J.D. Power and Associates’ 2019 survey of the owners of three-year-old vehicles provides the long-term dependability statistics that show that Chevrolet vehicles are more reliable than MINI vehicles. J.D. Power ranks Chevrolet fourth in reliability, above the industry average. With 4 more problems per 100 vehicles, MINI is ranked 6th.

Engine

The Trax’s 1.4 turbo 4 cyl. produces 4 more horsepower (138 vs. 134) than the Countryman’s standard 1.5 turbo 3 cyl.

Fuel Economy and Range

On the EPA test cycle the Trax gets better fuel mileage than the Countryman:

MPG

Trax

FWD

Auto

1.4 turbo 4-cyl.

26 city/31 hwy

AWD

Auto

1.4 turbo 4-cyl.

24 city/29 hwy

Countryman

FWD

Auto

1.5 turbo 3-cyl.

24 city/32 hwy

S 2.0 turbo 4-cyl.

23 city/32 hwy

AWD

Manual

2.0 turbo 4-cyl.

21 city/30 hwy

Auto

S 2.0 turbo 4-cyl.

22 city/31 hwy

JCW 2.0 turbo 4-cyl.

22 city/30 hwy

Transmission

The Chevrolet Trax comes standard with an automatic transmission, for driver comfort, especially in the city. Automatic costs extra on the Countryman.

Brakes and Stopping

The Trax stops much shorter than the Countryman:

Trax

Countryman

60 to 0 MPH

113 feet

138 feet

Motor Trend

Suspension and Handling

The Trax Premier handles at .80 G’s, while the Countryman ALL4 pulls only .79 G’s of cornering force in a Motor Trend skidpad test.

For better maneuverability, the Trax’s turning circle is .7 feet tighter than the Countryman’s (36.7 feet vs. 37.4 feet).

Chassis

The Chevrolet Trax may be more efficient, handle and accelerate better because it weighs about 450 to 500 pounds less than the MINI Countryman.

Passenger Space

The Trax has .4 inches more front legroom and 1.3 inches more rear headroom than the Countryman.

Cargo Capacity

The Trax has a much larger cargo volume with its rear seat up than the Countryman with its rear seat up (18.7 vs. 17.6 cubic feet). The Trax has a much larger cargo volume with its rear seat folded than the Countryman with its rear seat folded (48.4 vs. 47.6 cubic feet).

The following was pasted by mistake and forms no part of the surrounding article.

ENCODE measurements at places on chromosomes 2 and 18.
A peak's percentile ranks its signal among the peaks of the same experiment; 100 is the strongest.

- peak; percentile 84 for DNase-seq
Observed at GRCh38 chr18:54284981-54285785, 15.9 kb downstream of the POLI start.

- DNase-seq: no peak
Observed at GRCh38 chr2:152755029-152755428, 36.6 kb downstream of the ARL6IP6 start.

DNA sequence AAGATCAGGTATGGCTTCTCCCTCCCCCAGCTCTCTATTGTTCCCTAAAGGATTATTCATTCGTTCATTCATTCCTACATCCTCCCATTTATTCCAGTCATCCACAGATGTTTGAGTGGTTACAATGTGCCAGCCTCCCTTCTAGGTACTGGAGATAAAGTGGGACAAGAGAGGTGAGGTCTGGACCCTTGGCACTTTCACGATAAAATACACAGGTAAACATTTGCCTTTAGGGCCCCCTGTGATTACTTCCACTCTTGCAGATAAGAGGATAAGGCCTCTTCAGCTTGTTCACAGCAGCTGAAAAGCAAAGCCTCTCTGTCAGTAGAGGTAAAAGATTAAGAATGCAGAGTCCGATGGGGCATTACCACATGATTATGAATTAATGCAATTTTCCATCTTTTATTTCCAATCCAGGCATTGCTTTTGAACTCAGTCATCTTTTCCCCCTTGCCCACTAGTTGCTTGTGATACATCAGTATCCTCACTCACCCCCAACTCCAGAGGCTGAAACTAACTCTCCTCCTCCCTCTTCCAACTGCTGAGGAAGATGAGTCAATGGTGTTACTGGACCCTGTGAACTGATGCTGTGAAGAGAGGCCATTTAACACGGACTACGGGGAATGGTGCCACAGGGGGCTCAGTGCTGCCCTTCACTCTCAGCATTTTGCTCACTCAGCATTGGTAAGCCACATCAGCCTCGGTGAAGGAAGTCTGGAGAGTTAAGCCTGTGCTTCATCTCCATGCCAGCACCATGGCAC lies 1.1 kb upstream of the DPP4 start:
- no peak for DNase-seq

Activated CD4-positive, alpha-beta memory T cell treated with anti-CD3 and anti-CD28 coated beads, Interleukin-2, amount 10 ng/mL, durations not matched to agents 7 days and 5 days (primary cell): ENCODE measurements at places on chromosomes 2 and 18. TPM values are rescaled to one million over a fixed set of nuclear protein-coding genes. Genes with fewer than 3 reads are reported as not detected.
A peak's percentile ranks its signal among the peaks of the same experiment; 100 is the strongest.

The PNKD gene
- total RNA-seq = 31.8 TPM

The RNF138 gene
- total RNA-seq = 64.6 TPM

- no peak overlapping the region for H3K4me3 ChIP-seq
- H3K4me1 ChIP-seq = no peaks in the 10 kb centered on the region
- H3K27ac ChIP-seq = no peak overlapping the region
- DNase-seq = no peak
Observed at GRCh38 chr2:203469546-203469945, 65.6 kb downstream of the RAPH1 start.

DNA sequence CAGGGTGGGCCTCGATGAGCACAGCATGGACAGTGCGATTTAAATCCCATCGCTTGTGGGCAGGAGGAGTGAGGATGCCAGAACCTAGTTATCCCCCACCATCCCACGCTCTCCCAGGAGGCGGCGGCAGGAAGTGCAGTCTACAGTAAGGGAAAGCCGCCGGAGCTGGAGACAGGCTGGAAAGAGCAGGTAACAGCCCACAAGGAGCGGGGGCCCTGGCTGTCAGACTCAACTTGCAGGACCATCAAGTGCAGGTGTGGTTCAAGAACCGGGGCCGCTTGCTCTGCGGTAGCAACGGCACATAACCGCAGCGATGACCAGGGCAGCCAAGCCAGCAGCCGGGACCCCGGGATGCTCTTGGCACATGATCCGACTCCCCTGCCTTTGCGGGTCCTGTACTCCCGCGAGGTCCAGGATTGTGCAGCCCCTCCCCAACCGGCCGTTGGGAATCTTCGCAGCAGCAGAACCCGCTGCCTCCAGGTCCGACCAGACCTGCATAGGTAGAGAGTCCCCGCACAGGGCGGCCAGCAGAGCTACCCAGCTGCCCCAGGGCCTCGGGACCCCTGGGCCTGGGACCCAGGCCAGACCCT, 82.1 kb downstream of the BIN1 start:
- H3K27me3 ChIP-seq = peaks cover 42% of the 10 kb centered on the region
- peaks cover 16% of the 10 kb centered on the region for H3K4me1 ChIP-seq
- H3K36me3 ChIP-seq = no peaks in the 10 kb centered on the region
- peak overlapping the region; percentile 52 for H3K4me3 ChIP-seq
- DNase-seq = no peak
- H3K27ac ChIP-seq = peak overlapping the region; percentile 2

Ergonomics

The Trax LT/Premier has a standard remote vehicle starting system, so the vehicle can be started from inside the driver's house. This allows the driver to comfortably warm up the engine before going out to the vehicle. The Countryman doesn’t offer a remote starting system.

To improve rear visibility by keeping the rear window clear, the Trax has a standard rear fixed intermittent wiper with a full on position. The rear wiper standard on the Countryman only has an intermittent setting, so in a hard rain visibility isn’t as good.

The Trax LT/Premier has a 115-volt a/c outlet on the center console, allowing you to recharge a laptop or run small household appliances without special adapters that can break or get misplaced. The Countryman doesn’t offer a house-current electrical outlet.

Economic Advantages

According to The Car Book by Jack Gillis, the Trax is less expensive to operate than the Countryman because it costs $145 less to do the manufacturer’s suggested maintenance for 50,000 miles. Typical repairs cost less on the Trax than the Countryman, including $42 less for front brake pads, $180 less for a starter, $105 less for fuel injection and $140 less for front struts.

Recommendations

The Chevrolet Trax outsold the MINI Countryman by over five to one during 2018.

© 1991-2018 Advanta-STAR Automotive Research. All rights reserved.